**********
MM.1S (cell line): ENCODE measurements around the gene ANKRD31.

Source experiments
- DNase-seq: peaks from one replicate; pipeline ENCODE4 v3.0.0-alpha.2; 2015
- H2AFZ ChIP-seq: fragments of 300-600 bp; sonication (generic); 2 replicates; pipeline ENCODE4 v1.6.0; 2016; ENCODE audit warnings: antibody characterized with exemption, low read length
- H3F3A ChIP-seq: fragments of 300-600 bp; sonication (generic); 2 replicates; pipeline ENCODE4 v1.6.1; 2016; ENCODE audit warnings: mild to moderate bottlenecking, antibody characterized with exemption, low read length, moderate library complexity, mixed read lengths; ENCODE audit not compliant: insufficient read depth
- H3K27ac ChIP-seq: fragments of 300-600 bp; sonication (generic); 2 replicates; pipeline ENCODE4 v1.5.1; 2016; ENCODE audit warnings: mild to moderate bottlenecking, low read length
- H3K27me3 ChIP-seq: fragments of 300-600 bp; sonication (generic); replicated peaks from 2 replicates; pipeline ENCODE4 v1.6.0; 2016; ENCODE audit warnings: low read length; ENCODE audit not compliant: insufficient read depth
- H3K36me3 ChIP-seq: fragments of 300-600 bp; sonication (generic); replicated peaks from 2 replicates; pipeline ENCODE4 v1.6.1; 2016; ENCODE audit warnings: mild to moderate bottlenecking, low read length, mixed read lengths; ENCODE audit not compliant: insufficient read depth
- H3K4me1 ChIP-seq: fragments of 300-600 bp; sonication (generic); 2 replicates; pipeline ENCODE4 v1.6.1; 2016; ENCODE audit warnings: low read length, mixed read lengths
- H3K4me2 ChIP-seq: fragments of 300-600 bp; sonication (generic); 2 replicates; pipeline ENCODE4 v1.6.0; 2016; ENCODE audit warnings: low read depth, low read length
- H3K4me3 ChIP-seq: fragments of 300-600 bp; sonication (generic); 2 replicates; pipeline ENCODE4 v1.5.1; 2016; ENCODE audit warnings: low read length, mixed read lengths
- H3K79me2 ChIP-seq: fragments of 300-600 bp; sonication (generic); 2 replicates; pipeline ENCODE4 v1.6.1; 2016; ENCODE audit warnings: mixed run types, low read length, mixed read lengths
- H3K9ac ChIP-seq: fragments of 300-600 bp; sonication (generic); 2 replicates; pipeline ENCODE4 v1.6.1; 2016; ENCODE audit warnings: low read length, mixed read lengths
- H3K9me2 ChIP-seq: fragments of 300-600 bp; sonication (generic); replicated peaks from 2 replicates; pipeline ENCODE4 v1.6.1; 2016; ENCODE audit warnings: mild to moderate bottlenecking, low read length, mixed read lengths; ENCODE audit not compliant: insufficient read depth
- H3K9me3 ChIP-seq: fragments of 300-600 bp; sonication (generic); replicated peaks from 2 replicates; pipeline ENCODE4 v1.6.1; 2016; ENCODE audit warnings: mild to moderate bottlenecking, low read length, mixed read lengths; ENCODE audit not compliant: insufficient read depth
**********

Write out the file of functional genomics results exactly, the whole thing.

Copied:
MM.1S (cell line): ENCODE measurements around the gene ANKRD31.

Source experiments
- DNase-seq: peaks from one replicate; pipeline ENCODE4 v3.0.0-alpha.2; 2015
- H2AFZ ChIP-seq: fragments of 300-600 bp; sonication (generic); 2 replicates; pipeline ENCODE4 v1.6.0; 2016; ENCODE audit warnings: antibody characterized with exemption, low read length
- H3F3A ChIP-seq: fragments of 300-600 bp; sonication (generic); 2 replicates; pipeline ENCODE4 v1.6.1; 2016; ENCODE audit warnings: mild to moderate bottlenecking, antibody characterized with exemption, low read length, moderate library complexity, mixed read lengths; ENCODE audit not compliant: insufficient read depth
- H3K27ac ChIP-seq: fragments of 300-600 bp; sonication (generic); 2 replicates; pipeline ENCODE4 v1.5.1; 2016; ENCODE audit warnings: mild to moderate bottlenecking, low read length
- H3K27me3 ChIP-seq: fragments of 300-600 bp; sonication (generic); replicated peaks from 2 replicates; pipeline ENCODE4 v1.6.0; 2016; ENCODE audit warnings: low read length; ENCODE audit not compliant: insufficient read depth
- H3K36me3 ChIP-seq: fragments of 300-600 bp; sonication (generic); replicated peaks from 2 replicates; pipeline ENCODE4 v1.6.1; 2016; ENCODE audit warnings: mild to moderate bottlenecking, low read length, mixed read lengths; ENCODE audit not compliant: insufficient read depth
- H3K4me1 ChIP-seq: fragments of 300-600 bp; sonication (generic); 2 replicates; pipeline ENCODE4 v1.6.1; 2016; ENCODE audit warnings: low read length, mixed read lengths
- H3K4me2 ChIP-seq: fragments of 300-600 bp; sonication (generic); 2 replicates; pipeline ENCODE4 v1.6.0; 2016; ENCODE audit warnings: low read depth, low read length
- H3K4me3 ChIP-seq: fragments of 300-600 bp; sonication (generic); 2 replicates; pipeline ENCODE4 v1.5.1; 2016; ENCODE audit warnings: low read length, mixed read lengths
- H3K79me2 ChIP-seq: fragments of 300-600 bp; sonication (generic); 2 replicates; pipeline ENCODE4 v1.6.1; 2016; ENCODE audit warnings: mixed run types, low read length, mixed read lengths
- H3K9ac ChIP-seq: fragments of 300-600 bp; sonication (generic); 2 replicates; pipeline ENCODE4 v1.6.1; 2016; ENCODE audit warnings: low read length, mixed read lengths
- H3K9me2 ChIP-seq: fragments of 300-600 bp; sonication (generic); replicated peaks from 2 replicates; pipeline ENCODE4 v1.6.1; 2016; ENCODE audit warnings: mild to moderate bottlenecking, low read length, mixed read lengths; ENCODE audit not compliant: insufficient read depth
- H3K9me3 ChIP-seq: fragments of 300-600 bp; sonication (generic); replicated peaks from 2 replicates; pipeline ENCODE4 v1.6.1; 2016; ENCODE audit warnings: mild to moderate bottlenecking, low read length, mixed read lengths; ENCODE audit not compliant: insufficient read depth